And so the instructor must find more nurturing and beguiling ways to make the student realize he is a lazy ignoramus (if that is, indeed, what she wants him to realize), so that very student will be forced to admit it to himself and his friends will be able to corroborate it. Any earnest appeal to principles, to conscience, to exemplars worth aspiring to, or other such highfalutin crap that’s so popular in my homeland, doesn’t work here at all. Here one must provide nonstop entertainment for the group while simultaneously making each and every student feel they are number one, the subject of boundless and incessant care. All this without familiarity. And without fulsome praise. If a professor attempts to weasel their way into a student’s favor with too much fawning or too high a grade in the hopes of receiving a good evaluation, the student will only come to despise them and, upon getting the last word, shit all over them.

The years go by, and she does teach two brilliant student-writers, one of whom is autistic and believed by most to be mentally challenged.  (Later, he goes to the Iowa Writers’ Workshop.) But the fairy-tale house with its garden is at the center, until she decides she wants to live near the college and rents it to a young man who claims he wants “a sterile environment.”  And what happens next defines America for her in a nightmarish way.

Other stories are whimsical or satiric.    In “Without,” she speculates on a world without Italy.  “Greeks would be everywhere, there having been no Romans to conquer them–though that would, most likely, have been done, with great satisfaction, by the Persians once Alexander the Great died.”  In “The Window,” the character Shulgin learns that his neighbor is getting free appliances from a mysterious window in a Soviet building:  when the shutters swing open, regardless of whether they call out “coffee grinder” or “a package,” you must yell back, “Deal!”, or your life will become magically nightmarish.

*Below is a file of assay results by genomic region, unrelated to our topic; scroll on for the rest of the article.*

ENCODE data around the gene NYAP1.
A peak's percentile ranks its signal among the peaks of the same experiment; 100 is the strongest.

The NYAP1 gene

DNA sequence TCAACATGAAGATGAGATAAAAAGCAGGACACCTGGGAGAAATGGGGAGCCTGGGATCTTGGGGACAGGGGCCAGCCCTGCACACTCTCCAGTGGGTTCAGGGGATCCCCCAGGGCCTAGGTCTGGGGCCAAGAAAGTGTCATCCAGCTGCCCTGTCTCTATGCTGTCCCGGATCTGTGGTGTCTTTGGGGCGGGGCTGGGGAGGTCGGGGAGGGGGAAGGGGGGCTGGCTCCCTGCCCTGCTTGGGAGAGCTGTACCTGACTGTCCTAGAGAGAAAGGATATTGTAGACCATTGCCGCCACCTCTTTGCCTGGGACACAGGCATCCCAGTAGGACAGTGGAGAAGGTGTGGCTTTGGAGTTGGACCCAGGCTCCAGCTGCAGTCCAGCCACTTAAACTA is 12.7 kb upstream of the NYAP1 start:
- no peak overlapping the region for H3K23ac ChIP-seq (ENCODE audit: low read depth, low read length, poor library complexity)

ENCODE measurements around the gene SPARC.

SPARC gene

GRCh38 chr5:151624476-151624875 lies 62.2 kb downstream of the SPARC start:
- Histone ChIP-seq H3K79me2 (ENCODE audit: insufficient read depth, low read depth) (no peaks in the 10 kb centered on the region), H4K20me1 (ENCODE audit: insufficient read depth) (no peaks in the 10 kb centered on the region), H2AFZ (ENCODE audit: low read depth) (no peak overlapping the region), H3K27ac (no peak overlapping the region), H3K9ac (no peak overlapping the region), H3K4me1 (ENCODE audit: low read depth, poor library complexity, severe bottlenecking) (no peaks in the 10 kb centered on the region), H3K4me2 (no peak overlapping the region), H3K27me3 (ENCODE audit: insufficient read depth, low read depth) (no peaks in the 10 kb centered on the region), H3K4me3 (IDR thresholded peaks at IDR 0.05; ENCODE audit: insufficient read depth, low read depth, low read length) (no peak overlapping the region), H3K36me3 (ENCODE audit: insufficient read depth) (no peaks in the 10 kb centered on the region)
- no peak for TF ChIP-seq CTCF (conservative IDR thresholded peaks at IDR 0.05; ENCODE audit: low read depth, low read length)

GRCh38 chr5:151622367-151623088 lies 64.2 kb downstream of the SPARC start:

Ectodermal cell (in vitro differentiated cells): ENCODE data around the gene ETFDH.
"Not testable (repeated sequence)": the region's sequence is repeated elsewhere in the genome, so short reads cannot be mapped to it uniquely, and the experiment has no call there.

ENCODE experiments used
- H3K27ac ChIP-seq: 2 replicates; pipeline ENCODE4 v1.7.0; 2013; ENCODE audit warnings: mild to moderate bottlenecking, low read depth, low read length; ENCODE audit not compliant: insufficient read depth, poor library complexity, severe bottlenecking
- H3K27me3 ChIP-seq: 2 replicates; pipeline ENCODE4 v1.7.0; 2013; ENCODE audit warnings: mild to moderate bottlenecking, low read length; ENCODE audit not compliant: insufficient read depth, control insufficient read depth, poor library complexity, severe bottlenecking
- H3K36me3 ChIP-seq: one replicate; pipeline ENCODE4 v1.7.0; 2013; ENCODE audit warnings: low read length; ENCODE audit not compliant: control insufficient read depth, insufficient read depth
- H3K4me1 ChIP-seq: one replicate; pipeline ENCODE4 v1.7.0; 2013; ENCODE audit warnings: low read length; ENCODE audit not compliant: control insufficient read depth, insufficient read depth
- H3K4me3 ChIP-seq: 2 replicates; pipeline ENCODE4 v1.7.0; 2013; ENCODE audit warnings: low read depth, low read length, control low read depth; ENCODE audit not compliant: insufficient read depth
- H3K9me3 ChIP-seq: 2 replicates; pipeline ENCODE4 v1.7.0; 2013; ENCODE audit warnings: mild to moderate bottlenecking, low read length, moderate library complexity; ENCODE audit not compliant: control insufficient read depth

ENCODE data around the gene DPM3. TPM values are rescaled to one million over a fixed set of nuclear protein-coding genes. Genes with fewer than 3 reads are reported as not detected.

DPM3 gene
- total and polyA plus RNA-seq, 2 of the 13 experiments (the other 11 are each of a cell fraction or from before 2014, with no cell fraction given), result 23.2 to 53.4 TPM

Fabulous stories, of many different genres.

Bubble Tea, A Mystery Swap, and Cindy or Sandy?

My cousin and I are sitting on the porch on a windy day slurping bubble tea.  We’re wearing old paisley bandannas (circa 1970s) to keep the hair out of our eyes while we pore over books for our annual mystery swap. My pile has surplus copies of Dorothy Sayers’s Have His Carcase and Busman’s Holiday, while hers tends toward  Laura Lippman and Patricia Cornwell.  We’re opposites, but we both do love mysteries.

We agree to swap Simenons:  The Two-Penny Bar, a moderately enjoyable book in which Maigret learns from a condemned man about a murder committed six years ago, for Maigret and the Reluctant Witnesses, which my cousin (a librarian) stole from a discard pile at the library. Though I never understand the Maigret mystique–all Simenons are alike–at least they’re fast reads.

With some reluctance, I agree to part with one of my favorite Patricia Moyes books.  (“That isn’t in my pile; you’re cheating.”)  If you haven’t read Patricia Moyes, who wrote 19 books in the Inspector Henry Tibbets series from 1959 to 1993, I can affirm that they are utterly delightful.  In the third book, Death on the Agenda, Henry goes to Geneva to a police conference on devising ways to stop narcotics smuggling. Emmy, his wife, goes along to see friends and shop.  And Moyes, who once worked as an assistant editor at Vogue, describes fashions in detail:  I yearn for the peignoir Emmy buys, a “white chiffon peignoir scattered with embroidered roses and edged with lace.” But the day after a posh party,  Henry is accused of killing an American cop who’s suspected of leaking information to the drug dealers.  Emmy helps Henry investigate, and what a web of lies, sex, money, and crime they untangle!

And so it’s philanthropy to part with a Moyes.  This is such a fun book!  But then we reach a crisis: should I trade my Janet Evanovich pile for her Laura Lippmans?  I love Evanovich’s heroine, Stephanie Plum, a doughnut-eating New Jersey bounty hunter, but the titles, which all have numbers (One for the Money, Four to Score), are interchangeable.  Which have I read?